Bob Pearce writes: Bridget should not have been returned to cabinet, she should have been kicked out of Parliament and taken to court for misappropriation of funds.

Roger Laws writes: Sadly, like so many Liberal/National politicians past and present there is no such thing as accepting responsibility — it’s always someone else’s fault. Well, Ms McKenzie, if our GG had the guts and/or integrity to do his job as prescribed in our constitution, you would not be back as a minister.

On religious freedom

Rosemary Jacob writes: Australia’s constitution provides all the “religious freedom” Australians need. It also indirectly denies Australians services that could be provided by finance which would be available if government’s favourable treatment of religious organisations was less generous …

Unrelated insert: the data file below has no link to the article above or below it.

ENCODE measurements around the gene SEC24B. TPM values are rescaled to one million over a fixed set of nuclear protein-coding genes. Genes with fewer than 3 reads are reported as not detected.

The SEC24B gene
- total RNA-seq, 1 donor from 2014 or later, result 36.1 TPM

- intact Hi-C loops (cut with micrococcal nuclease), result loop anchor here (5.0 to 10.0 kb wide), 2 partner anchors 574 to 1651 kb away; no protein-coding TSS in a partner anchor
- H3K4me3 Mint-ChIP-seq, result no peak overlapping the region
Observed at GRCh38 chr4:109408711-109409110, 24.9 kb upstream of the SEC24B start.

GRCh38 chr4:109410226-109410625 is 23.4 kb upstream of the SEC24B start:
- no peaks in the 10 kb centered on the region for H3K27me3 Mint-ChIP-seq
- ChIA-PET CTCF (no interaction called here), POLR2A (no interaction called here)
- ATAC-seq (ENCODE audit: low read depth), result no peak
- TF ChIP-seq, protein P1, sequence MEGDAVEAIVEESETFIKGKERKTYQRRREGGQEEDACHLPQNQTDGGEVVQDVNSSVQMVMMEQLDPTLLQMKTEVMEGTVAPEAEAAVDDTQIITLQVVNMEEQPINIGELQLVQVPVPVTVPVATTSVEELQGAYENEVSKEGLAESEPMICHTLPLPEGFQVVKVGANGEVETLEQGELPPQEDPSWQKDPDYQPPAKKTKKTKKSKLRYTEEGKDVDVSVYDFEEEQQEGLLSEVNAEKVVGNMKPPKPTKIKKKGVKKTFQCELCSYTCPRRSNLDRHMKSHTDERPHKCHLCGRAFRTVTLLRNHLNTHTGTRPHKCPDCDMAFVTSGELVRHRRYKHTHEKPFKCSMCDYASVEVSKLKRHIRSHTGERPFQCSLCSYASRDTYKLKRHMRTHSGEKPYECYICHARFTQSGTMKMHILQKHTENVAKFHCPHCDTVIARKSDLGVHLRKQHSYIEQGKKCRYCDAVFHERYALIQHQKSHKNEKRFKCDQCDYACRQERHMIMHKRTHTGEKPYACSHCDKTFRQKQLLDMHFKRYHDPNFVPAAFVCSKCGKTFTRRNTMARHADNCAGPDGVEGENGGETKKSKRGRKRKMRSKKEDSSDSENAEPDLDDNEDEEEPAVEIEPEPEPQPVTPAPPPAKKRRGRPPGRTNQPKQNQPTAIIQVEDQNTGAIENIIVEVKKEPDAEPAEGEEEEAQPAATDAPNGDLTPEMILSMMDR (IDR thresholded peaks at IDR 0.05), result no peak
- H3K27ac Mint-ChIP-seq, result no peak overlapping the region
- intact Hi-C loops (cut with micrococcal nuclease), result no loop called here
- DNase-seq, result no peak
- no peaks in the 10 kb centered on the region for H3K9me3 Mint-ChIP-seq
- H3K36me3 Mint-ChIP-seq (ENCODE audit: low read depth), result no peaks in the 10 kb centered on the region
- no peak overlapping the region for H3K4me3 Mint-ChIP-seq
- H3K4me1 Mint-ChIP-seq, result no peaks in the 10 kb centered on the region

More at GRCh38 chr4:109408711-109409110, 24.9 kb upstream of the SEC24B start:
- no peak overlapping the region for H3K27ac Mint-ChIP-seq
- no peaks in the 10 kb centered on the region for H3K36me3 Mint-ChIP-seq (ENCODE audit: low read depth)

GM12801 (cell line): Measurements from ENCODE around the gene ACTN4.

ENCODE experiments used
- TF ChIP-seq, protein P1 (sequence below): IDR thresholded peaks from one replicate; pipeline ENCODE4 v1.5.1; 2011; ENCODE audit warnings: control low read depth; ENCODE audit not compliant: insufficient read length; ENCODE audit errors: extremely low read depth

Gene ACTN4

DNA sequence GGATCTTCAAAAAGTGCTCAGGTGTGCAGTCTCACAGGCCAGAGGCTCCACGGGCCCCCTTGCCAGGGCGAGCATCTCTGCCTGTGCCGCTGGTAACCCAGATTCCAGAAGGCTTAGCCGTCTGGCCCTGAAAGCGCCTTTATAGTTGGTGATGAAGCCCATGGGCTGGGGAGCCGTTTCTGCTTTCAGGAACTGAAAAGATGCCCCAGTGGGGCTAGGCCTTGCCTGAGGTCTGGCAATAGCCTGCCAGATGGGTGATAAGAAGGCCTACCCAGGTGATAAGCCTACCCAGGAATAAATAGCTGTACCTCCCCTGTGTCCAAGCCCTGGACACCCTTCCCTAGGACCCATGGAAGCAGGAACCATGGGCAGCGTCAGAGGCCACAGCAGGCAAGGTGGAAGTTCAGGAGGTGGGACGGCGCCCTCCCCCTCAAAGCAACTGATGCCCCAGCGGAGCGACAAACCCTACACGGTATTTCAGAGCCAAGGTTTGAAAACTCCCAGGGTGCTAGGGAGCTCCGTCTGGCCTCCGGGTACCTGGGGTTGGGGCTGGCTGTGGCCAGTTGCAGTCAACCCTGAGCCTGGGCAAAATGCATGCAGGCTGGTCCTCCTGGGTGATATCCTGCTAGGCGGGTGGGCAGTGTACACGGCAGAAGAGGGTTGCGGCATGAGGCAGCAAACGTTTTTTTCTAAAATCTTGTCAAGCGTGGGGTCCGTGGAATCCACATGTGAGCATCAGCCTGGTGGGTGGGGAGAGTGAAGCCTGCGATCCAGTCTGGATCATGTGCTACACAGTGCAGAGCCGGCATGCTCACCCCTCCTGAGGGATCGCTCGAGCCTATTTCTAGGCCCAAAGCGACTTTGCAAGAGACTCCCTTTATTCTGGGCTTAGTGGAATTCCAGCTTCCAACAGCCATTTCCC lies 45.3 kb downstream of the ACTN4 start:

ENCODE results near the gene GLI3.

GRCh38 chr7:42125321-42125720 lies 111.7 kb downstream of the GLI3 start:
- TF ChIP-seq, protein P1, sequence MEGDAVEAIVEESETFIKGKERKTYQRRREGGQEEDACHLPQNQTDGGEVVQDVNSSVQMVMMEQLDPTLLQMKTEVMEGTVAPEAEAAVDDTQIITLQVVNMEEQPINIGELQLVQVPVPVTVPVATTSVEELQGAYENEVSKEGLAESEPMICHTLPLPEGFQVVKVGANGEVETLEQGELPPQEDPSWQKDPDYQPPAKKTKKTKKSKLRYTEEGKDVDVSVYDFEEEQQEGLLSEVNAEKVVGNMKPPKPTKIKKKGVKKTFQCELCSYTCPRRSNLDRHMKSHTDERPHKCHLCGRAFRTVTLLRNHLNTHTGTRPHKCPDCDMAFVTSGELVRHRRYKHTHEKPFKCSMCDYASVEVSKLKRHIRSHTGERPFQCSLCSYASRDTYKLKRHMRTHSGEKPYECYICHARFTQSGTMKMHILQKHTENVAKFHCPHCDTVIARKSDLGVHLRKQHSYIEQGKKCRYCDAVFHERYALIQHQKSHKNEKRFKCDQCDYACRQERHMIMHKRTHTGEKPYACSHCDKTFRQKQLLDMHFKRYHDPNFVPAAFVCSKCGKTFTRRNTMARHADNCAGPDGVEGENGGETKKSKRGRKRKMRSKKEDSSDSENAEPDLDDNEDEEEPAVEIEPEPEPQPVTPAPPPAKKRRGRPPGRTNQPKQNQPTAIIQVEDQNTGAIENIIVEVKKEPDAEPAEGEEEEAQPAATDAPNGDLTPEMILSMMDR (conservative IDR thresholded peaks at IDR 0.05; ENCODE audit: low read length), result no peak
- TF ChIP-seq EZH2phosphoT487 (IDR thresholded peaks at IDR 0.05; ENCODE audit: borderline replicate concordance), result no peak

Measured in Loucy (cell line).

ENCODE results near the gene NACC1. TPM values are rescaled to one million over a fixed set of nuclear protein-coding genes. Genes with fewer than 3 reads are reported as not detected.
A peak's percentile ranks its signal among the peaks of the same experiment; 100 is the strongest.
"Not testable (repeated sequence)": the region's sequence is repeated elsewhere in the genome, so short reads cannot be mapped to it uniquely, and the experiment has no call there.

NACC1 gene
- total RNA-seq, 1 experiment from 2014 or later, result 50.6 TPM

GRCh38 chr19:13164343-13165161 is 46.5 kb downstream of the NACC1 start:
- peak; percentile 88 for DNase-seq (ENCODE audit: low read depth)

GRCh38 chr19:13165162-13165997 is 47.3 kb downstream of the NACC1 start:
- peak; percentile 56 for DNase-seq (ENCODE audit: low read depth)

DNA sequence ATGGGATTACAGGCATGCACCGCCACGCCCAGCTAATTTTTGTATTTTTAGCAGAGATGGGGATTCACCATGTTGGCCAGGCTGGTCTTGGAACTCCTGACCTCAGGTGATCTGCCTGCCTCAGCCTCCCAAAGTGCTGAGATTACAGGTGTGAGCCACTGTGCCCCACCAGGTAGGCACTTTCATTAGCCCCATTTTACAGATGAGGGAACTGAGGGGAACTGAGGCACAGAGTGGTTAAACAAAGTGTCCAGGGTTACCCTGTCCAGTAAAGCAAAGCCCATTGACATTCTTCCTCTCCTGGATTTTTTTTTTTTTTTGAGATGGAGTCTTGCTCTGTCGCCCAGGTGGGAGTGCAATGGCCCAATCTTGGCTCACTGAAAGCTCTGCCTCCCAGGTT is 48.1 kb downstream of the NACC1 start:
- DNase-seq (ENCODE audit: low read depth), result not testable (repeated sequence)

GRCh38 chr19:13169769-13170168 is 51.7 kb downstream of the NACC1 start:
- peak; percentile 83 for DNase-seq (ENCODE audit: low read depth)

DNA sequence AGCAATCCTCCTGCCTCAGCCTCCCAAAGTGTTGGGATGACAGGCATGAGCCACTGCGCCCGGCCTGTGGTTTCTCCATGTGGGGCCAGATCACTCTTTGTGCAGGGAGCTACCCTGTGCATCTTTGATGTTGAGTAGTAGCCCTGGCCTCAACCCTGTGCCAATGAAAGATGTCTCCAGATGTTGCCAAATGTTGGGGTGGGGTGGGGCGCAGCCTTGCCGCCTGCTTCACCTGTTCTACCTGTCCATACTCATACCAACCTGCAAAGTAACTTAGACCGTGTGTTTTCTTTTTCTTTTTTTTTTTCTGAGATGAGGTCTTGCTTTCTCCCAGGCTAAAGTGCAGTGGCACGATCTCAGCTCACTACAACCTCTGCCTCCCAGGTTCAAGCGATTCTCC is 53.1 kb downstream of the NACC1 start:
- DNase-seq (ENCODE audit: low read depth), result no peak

Sexuality is not a binary issue — fact. Allowing members of the LGBTIQ community to be vilified by those who — like global warming deniers — are refusing to accept the science is unacceptable. Now 85, I have always believed that education is a lifelong pursuit. I grew up in a Christian household but am now an agnostic — but I still acknowledge the moral teachings which tell us to treat others as we would be treated.

On Witness K and Timor-Leste

Marc Hudson writes: Every time I think that the Australian government and security apparatus has sunk as low as is possible — that there are no further depths of moral and financial corruption to plumb — along comes more reality to tell me how naive I am… Thank you for your reporting. I’m subscribing on the basis of it.